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She is the ideal heroine of the comedy of high life, who arrives at the height of indifference to everything from the height of satisfaction; to whom pleasure is as familiar as the air she draws; elegance worn as a part of her dress ; wit the habitual language which she hears and speaks ; love, a matter of course ; and who has nothing to hope or to fear, her own caprice being the only law to herself, and rule to those about her. Her words seem composed of amorous sighs—her looks are glanced at prostrate admirers or envious rivals.

“ If there's delight in love, 'tis when I see

That heart that others bleed for, bleed for me.”

She refines on her pleasures to satiety; and is almost stifled in the incense that is offered to her person, her wit, her beauty, and her fortune. Secure of triumph, her slaves tremble at her frown: her charms are so irresistible, that her conquests give her neither surprise nor concern. “Beauty the lover's gift ?" she exclaims, in an answer to Mirabell—“ Dear me, what is a lover that it can give? Why one makes lovers as fast as one pleases, and they live as long as one pleases, and they die as soon as one pleases; and then if one pleases, one makes more." We are not sorry to see her tamed down at last, from her pride of love and beauty into a wife. She is good-natured and generous, with all her temptations to the contrary; and her behaviour to Mirabell reconciles us to her treatment of Witwoud and Petulant, and of her country admirer, Sir Wilful.

Congreve has described all this in his character of Millamant, but he has done no more ; and if he had, he would have done wrong. He has given us the finest idea of an artificial character of this kind; but it is still the reflection of an artificial character. The springs of nature, passion, or imagination are but feebly touched. The impressions appealed to, and with masterly address, are habitual, external, and conventional advantages; the ideas of birth, of fortune, of connexions, of dress, accomplishment, fashion, the opinion of the world, of crowds of admirers, continually come into play, flatter our vanity, bribe our interest, soothe our indolence, fall in with our prejudices ;it is these that support the goddess of our idolatry, with which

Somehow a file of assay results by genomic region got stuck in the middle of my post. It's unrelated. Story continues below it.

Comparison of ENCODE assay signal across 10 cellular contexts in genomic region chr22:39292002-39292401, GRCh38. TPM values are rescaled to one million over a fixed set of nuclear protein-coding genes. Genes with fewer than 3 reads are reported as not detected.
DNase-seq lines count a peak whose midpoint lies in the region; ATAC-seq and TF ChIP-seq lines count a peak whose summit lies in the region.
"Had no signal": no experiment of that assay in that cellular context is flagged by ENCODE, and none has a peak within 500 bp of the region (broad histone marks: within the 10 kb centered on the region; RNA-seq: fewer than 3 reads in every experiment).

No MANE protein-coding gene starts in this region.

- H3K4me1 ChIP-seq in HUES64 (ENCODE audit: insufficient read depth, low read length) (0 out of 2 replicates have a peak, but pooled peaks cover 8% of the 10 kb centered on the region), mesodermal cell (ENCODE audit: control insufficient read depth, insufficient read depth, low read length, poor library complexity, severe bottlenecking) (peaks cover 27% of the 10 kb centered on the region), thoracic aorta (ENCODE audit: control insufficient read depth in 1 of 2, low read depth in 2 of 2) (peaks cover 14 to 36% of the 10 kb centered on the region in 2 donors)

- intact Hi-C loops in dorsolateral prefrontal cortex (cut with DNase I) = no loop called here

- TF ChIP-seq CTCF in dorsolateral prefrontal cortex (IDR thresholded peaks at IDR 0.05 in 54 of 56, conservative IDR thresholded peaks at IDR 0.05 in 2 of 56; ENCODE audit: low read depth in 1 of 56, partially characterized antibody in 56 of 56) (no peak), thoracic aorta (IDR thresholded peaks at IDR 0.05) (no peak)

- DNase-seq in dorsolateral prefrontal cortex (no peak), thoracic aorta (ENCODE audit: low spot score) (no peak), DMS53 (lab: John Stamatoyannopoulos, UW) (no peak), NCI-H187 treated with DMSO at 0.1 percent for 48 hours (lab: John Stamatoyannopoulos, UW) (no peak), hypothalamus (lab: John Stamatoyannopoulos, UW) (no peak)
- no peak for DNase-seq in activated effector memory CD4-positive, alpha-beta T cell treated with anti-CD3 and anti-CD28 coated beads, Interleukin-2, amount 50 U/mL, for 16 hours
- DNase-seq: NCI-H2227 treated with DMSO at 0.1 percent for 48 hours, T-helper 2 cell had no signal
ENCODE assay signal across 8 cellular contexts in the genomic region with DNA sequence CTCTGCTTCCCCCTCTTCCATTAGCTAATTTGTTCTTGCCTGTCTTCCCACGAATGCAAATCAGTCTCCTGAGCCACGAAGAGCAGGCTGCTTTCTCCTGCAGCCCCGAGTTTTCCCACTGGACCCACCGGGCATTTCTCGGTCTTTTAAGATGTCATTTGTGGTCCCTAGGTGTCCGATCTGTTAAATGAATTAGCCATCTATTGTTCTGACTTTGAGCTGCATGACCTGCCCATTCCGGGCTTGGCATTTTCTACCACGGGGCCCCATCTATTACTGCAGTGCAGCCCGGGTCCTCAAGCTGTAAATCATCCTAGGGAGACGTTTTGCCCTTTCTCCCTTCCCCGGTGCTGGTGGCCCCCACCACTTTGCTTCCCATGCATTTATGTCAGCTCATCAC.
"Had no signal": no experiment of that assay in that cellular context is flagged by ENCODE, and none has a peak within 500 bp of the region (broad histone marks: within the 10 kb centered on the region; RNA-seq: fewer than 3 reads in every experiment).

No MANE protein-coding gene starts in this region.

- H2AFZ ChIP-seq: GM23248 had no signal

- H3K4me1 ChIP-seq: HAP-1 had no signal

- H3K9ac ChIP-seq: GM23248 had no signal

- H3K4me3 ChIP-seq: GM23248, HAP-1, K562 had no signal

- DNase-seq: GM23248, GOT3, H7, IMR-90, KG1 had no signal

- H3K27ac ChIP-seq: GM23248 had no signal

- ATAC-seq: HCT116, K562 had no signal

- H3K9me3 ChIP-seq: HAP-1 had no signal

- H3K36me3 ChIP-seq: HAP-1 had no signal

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she is every thing, and without which she would be nothing. The mere fine lady of comedy, compared with the heroine of romance or poetry, when stripped of her adventitious ornaments and advantages, is too much like the doll stripped of its finery. In thinking of Millamant, we think almost as much of her dress as of her person : it is not so with respect to Rosalind or Perdita. The poet has painted them differently ; in colours which “nature's own sweet and cunning hand laid on," with health, with innocence, with gaiety,“ wild wit, invention ever new;" with pure red and white, like the wilding's blossoms; with warbled wood-notes, like the feathered choir's; with thoughts fluttering on the wings of imagination, and hearts panting and breathless with eager delight. The interest we feel is in themselves; the admiration they excite is for themselves. They do not depend upon the drapery of circumstances. It is nature that “ blazons herself” in them. Imogen is the same in a lonely cave as in a court; nay more, for she there seems something heavenly—a spirit or a vision; and, as it were, shames her destiny, brighter for the foil of circumstances. Millamant is nothing but a fine lady; and all her airs and affectation would be blown away with the first breath of misfortune. Enviable in drawing rooms, adorable at her toilette, fashion, like a witch, has thrown its spell around her; but if that spell were broken, her power of fascination would be gone. For that reason I think the character better adapted for the stage: it is more artificial, more theatrical, more meretricious. I would rather have seen Mrs. Abington's Millamant than any Rosalind that ever appeared on the stage. Somehow, this sort of acquired elegance is more a thing of costume, of air and manner; and in comedy, or on the comic stage, the light and familiar, the trifling, superficial, and agreeable, bears, perhaps, rightful sway over that which touches the affections, or exhausts the fancy.There is a callousness in the worst characters in the Way of the World,' in Fainall, and his wife, and Mrs. Marwood, not very pleasant; and a grossness in the absurd ones, such as Lady Wishfort and Sir Wilful, which is not a little amusing. Witwoud wishes to disclaim, as far as he can, his relationship to this last character, and says, “he's but his half brother;" to

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which Mirabell makes answer—“ Then, perhaps, he's but half a fool.” Peg is an admirable caricature of rustic awkwardness and simplicity, which is carried to excess without any offence, from a sense of contrast to the refinement of the chief characters in the play. The description of Lady Wishfort's face is a perfect piece of painting. The force of style in this author at times amounts to poetry. Waitwell, who personates Sir Rowland, and Foible, his accomplice in the matrimonial scheme upon her mistress, hang as a dead weight upon the plot. They are mere tools in the hands of Mirabell, and want life and interest. Congreve's characters can all of them speak well, they are mere machines when they come to act.